Now let’s talk about the law. In the U.S., the Americans with Disabilities Act makes it illegal for employers to discriminate against you — including not hiring you, firing you, or not giving you the same professional opportunities they give others — simply because you have a mental-health condition. If your condition is protected by the ADA, the law requires your employer to work with you to find reasonable accommodations to help you do your job, such as changing your work schedule, providing extra time on assignments, or whatever might help you perform your job, as long as it doesn’t create “undue hardship” for your employer. (The law defines “undue hardship” pretty narrowly. It can’t just be your boss saying, “Eh, that sounds like a pain.”) To decide you were unfit for your job because of your mental health, your employer would need to have objective evidence that you were unable to perform the essential functions of your position, even with reasonable accommodations.

It’s important to know, though, that not everyone is covered by the ADA. The law only applies to employers with 15 or more employees, and your condition needs to “substantially limit one or more major life activities,” which include interacting with others, communicating, eating, sleeping, caring for yourself, and regulating your thoughts. (The ADA doesn’t list specific conditions it covers — instead focusing on how severe the effects of those conditions are — but depression, anxiety, PTSD, and other common mental-health disorders often do fall under its protection.) The ADA also protects you if you are perceived as having such an impairment, whether or not you actually do. Some state laws provide additional protections as well.

If you do decide to ask for accommodations at some point, it usually makes sense to start with your HR department, rather than your direct manager (especially if you expect your manager to be resistant), because HR staff are generally trained in disability law, while individual managers often aren’t. Send an email with the subject line “Request for Accommodations Under the Americans with Disabilities Act” so that it’s clear what you’re asking for. Your company might ask you to submit a letter from your doctor to document that you have a health condition that requires an accommodation, but you and your doctor shouldn’t need to disclose your specific diagnosis when doing that.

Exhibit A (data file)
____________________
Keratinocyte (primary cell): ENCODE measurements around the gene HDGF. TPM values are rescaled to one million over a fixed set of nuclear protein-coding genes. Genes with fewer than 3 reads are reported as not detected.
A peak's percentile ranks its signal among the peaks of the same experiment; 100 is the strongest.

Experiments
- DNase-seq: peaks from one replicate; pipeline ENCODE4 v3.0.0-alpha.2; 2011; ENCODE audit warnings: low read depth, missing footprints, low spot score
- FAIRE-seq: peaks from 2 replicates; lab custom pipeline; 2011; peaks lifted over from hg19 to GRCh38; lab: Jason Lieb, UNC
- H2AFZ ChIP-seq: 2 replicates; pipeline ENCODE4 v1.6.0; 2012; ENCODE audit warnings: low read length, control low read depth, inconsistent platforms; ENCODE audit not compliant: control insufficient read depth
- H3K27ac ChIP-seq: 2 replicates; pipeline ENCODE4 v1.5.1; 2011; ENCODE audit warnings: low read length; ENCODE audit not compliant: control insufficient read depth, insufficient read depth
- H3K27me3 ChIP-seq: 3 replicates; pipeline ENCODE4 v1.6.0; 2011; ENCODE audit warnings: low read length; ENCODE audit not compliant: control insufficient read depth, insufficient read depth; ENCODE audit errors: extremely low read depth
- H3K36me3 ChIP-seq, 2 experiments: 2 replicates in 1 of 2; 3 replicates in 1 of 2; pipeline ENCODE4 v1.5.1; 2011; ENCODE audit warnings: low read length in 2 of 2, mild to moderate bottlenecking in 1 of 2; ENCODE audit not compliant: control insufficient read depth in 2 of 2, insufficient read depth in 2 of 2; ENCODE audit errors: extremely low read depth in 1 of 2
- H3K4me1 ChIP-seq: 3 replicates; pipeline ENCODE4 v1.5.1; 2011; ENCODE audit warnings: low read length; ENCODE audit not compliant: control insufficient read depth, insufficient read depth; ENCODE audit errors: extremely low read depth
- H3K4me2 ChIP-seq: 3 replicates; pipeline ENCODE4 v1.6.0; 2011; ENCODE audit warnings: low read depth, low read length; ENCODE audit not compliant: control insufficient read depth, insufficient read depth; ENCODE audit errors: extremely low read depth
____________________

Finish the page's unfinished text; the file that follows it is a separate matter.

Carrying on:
From there, the law requires your employer to enter into an interactive process with you to determine what accommodations would work. They’re allowed to propose a different solution than the one you suggested, but if their proposal won’t work, you’re allowed to explain why and ask for something else. The process sometimes includes a few rounds of “We can’t do X because of Y, but how about Z?” They’re also allowed to choose a solution that’s easier or less expensive for them to provide if it will still meet your needs. If you’re not sure what specific accommodations to ask for, the Job Accommodation Network has an enormous list of potential accommodations for various disabilities and is worth checking out.

But know that you never need to disclose a health condition if you don’t want to. And if there’s nothing specific you want to ask for, in most cases the safer option is hold off until/unless that changes. I’m sorry that’s the case, and I hope one day it won’t be something people need to worry about.

Order Alison Green’s book Ask a Manager: How to Navigate Clueless Colleagues, Lunch-Stealing Bosses, and the Rest of Your Life at Work here. Got a question for her? Email Her advice column appears here every Tuesday.

‘Should I Disclose My Depression to My Employer?’